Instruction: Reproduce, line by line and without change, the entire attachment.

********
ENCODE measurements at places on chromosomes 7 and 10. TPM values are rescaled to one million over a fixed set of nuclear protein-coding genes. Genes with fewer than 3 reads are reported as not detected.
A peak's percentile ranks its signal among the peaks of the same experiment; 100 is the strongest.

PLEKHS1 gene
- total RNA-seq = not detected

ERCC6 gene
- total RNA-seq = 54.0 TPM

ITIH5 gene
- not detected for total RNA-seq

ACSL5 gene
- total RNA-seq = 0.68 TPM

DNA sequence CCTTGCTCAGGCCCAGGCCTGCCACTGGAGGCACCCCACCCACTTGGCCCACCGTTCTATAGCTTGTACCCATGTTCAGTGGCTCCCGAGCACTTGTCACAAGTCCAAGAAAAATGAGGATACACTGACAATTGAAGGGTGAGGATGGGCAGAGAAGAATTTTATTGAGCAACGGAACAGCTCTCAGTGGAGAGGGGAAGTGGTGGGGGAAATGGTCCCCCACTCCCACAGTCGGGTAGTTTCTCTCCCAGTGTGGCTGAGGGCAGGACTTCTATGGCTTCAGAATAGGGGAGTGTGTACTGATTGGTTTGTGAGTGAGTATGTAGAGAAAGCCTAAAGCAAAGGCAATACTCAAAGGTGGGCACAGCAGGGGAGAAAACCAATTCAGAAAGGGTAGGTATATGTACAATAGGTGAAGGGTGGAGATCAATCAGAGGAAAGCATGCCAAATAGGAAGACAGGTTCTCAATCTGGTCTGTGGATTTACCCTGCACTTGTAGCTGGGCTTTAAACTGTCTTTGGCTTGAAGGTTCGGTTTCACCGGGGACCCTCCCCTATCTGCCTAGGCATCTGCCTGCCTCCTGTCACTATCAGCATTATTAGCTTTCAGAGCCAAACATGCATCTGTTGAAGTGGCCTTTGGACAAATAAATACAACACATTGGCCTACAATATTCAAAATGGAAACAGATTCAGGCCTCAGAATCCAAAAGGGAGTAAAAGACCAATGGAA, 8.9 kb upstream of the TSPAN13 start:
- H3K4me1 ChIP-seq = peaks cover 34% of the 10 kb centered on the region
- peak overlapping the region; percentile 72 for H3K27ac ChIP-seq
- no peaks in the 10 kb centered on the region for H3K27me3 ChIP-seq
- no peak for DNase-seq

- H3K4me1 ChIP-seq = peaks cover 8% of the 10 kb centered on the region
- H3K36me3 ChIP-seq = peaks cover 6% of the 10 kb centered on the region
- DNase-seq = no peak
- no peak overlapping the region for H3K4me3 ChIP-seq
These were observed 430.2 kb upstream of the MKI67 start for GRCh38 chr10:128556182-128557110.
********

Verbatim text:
ENCODE measurements at places on chromosomes 7 and 10. TPM values are rescaled to one million over a fixed set of nuclear protein-coding genes. Genes with fewer than 3 reads are reported as not detected.
A peak's percentile ranks its signal among the peaks of the same experiment; 100 is the strongest.

PLEKHS1 gene
- total RNA-seq = not detected

ERCC6 gene
- total RNA-seq = 54.0 TPM

ITIH5 gene
- not detected for total RNA-seq

ACSL5 gene
- total RNA-seq = 0.68 TPM

DNA sequence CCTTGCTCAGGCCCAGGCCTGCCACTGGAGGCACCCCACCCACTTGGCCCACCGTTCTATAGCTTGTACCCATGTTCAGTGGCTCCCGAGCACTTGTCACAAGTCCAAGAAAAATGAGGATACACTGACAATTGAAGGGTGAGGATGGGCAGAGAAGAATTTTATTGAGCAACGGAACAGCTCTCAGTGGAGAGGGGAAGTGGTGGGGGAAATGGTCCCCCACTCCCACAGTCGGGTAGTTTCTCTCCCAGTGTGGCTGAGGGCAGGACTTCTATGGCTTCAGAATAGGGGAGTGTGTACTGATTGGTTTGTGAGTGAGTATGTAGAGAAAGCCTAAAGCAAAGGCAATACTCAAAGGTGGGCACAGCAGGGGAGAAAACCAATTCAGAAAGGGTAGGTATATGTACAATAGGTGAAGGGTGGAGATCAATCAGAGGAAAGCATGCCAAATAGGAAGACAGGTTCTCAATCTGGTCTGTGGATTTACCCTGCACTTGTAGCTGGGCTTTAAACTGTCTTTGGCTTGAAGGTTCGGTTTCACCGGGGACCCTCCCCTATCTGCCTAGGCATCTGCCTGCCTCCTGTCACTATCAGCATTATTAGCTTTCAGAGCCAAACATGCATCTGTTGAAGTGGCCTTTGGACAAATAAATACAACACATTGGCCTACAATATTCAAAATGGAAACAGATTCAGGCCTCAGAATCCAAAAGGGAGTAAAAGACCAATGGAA, 8.9 kb upstream of the TSPAN13 start:
- H3K4me1 ChIP-seq = peaks cover 34% of the 10 kb centered on the region
- peak overlapping the region; percentile 72 for H3K27ac ChIP-seq
- no peaks in the 10 kb centered on the region for H3K27me3 ChIP-seq
- no peak for DNase-seq

- H3K4me1 ChIP-seq = peaks cover 8% of the 10 kb centered on the region
- H3K36me3 ChIP-seq = peaks cover 6% of the 10 kb centered on the region
- DNase-seq = no peak
- no peak overlapping the region for H3K4me3 ChIP-seq
These were observed 430.2 kb upstream of the MKI67 start for GRCh38 chr10:128556182-128557110.